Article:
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a girl lives in brooklyn
I’ve written dating posts in the past that were mainly dating experiences. I wanted to do something different this time. Just simple rules that, if followed, will give your dating life a boost. I promise.
Yes, I realize that I’m 30 and single with 2 cats and probably shouldn’t be giving out dating advice. Too bad.
Going out to dinner is a really big commitment when meeting someone for the first time. It means you have to be with this person for at least an hour, minimum. That can be a long time if things aren’t going well.
On the other hand, it can be a short time if things are going well. As dinner winds down there’s an awkward moment where you both him and haw if you want to go somewhere else, where to go, is it getting too late… an easy solution is to have informal drinks first then the night can end at any time.
If things are going great after 2-3 drinks, then you can leave the bar and go out for food. This way you are feeling more comfortable and there won’t be the “getting to know you” interrogation at the table.
Having drinks first is a good buffer to feel out your date. Do you get along? Are they who they said they would be? Are you feeling comfortable? If yes, then move on to dinner afterward. If not, you have an easy out. Instead of having to sit there bored to tears for an hour, just finish your drink then gtfo.
Eating dinner also means sitting at a formal table with a lot of space between the both of you. Most dates start out with the “getting-to-know-you” interrogation, “where are you from? how long have you lived here? what school did you go to? what was your major? where do you work?” Sitting at a table with a mile of space between you can feel a lot more like a job interview than a date.
Sitting at a bar, next to each other, drinking beer feels casual and comfortable. You are close enough to touch if you want to but don’t have to. There are no rules for when you have to end the night. You just simply decide if you want another round.
I do recommend sitting near each other at a table (not across from each other) or next to each other at the actual bar. Not only is this more intimate but it can help diffuse any awkwardness someone is feeling.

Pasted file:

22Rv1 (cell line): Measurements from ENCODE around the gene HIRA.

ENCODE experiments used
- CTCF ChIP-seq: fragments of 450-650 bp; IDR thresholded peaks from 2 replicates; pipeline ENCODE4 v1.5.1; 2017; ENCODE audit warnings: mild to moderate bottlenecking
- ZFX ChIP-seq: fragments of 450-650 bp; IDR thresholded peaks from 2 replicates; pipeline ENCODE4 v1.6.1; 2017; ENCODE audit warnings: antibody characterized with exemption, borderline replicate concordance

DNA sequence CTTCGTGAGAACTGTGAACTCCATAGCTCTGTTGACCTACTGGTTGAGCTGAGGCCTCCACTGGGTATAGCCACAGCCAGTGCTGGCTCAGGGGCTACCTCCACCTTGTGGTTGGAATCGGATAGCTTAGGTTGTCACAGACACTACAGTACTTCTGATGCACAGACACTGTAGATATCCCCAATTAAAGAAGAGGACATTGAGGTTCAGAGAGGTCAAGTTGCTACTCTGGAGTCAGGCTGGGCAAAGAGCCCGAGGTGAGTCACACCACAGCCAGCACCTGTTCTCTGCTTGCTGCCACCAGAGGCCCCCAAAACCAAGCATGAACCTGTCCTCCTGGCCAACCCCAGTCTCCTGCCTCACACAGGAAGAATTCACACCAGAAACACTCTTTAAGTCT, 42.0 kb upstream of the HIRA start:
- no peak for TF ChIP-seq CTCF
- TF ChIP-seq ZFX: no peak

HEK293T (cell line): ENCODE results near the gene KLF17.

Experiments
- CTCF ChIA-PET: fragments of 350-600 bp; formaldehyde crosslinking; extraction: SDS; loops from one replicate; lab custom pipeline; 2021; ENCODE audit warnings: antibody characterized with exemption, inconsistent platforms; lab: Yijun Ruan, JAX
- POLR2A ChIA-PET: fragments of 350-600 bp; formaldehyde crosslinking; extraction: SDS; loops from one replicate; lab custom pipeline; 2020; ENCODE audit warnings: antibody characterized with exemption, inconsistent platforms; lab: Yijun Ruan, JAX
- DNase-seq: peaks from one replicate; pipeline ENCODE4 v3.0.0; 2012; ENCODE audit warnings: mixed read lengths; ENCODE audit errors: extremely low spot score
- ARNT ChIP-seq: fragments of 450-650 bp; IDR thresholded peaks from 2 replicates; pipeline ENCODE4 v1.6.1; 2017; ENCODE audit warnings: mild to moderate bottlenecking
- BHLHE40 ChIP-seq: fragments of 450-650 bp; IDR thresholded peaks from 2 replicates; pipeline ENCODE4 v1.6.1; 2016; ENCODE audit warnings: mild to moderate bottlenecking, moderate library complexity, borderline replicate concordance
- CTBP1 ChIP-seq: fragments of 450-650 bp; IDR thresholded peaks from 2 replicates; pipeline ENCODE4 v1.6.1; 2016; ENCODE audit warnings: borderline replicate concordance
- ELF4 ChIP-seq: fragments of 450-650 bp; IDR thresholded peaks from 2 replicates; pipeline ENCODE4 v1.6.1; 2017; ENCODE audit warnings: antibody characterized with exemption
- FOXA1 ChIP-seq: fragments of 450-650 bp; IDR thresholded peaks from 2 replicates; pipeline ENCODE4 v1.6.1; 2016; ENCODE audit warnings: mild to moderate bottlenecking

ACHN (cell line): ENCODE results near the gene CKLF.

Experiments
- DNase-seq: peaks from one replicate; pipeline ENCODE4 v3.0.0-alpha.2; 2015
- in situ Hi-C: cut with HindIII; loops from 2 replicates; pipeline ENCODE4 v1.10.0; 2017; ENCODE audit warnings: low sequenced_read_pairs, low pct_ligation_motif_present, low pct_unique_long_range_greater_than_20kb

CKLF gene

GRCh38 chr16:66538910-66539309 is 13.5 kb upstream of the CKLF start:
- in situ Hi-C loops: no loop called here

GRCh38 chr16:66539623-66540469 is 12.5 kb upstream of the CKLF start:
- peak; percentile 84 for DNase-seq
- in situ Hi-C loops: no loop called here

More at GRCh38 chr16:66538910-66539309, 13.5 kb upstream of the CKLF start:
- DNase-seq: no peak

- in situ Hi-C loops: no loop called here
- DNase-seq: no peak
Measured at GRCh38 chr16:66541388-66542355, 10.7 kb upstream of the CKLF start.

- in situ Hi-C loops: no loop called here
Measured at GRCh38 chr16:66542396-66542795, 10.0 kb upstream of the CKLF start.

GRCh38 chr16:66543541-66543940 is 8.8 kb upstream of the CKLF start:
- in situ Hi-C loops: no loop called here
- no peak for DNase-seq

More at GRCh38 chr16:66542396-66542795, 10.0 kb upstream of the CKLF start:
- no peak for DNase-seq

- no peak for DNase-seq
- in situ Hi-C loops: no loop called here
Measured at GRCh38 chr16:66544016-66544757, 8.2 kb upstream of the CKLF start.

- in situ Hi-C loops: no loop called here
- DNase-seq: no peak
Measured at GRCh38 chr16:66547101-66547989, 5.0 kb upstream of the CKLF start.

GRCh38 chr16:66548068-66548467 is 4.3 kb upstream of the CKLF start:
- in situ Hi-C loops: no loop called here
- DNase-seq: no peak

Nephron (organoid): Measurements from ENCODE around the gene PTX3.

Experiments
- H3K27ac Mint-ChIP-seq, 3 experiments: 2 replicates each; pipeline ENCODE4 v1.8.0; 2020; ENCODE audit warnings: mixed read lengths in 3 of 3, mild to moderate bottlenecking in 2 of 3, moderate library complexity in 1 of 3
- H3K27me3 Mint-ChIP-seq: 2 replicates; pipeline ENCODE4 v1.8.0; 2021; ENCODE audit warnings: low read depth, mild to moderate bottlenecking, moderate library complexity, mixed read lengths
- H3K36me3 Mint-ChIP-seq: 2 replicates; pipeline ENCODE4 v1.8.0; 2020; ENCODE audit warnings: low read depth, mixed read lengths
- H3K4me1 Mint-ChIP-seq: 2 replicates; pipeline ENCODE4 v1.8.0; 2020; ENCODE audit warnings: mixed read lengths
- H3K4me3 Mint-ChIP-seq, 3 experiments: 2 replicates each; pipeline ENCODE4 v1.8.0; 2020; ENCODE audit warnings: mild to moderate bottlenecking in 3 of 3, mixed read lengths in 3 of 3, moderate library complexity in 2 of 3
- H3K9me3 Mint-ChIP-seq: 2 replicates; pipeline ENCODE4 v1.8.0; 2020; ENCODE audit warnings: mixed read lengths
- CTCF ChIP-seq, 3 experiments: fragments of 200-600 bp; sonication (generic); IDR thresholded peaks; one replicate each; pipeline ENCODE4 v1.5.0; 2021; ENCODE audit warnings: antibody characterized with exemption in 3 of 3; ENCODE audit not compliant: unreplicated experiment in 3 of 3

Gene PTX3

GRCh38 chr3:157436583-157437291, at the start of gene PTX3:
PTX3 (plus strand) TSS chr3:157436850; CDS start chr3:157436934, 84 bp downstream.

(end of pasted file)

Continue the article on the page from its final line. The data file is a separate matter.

If conversation lulls, you’re not staring at each other blankly (or trying not to stare at each other). You can turn your direction to the bar or to the other patrons, which may inspire conversation. Physical proximity is a really great ice breaker.
Note: I don’t mean sitting on someone’s lap the second you meet them. I don’t mean tons of touching immediately. I literally mean sitting near someone without a large object in between. It feels more casual and can help lighten everything. A date isn’t a big deal – you’re just meeting someone. There’s nothing on the line here. Do what makes you feel most comfortable (within reason, let’s stay classy people).
The other nice part of doing drinks instead of dinner is it’s a much cheaper option that helps to avoid gender-money issues. You both can take turns paying for each round. Or if one person pays, at least it’s only $20 instead of $50.
As I touched-upon above, let’s stay classy here. While a date shouldn’t be a huge event, it is important to make some sort of good first impression. Really this just means acting like a normal, functioning human being. It is possible to have a few drinks with someone and not get shit faced drunk. You can spend a few hours at the bar without blacking out. Anyone out of college should know their alcohol limit (if you don’t, learn it immediately). Use a drink or two to relax but don’t rely on the booze.
Now, I have been referring to drinks in the alcohol sense but all of this works for coffee too. Coffee shops are casual places, most even have food if things are going well, and there isn’t a set time-frame. Tables are smaller so there is less of a space issue or some cafe’s offer couches and other comfortable seating.
If trying to feel out whether someone drinks alcohol or not, try asking out casually with, “Let’s meet for drinks (hot or cold).” That way there isn’t pressure to go to a bar if someone feels uncomfortable with that (this happens from time to time).
A date should not revolve around a fixed event like food or, even worse, a show/concert/workshop/class. Save those fun things for a second date. The first date is solely to get the base “getting to know you” things out of the way, making sure the person is a normal functioning human being, and seeing if you two click. This should be done in a casual environment.
Once those things have been set, then future dates can be more formal and exciting.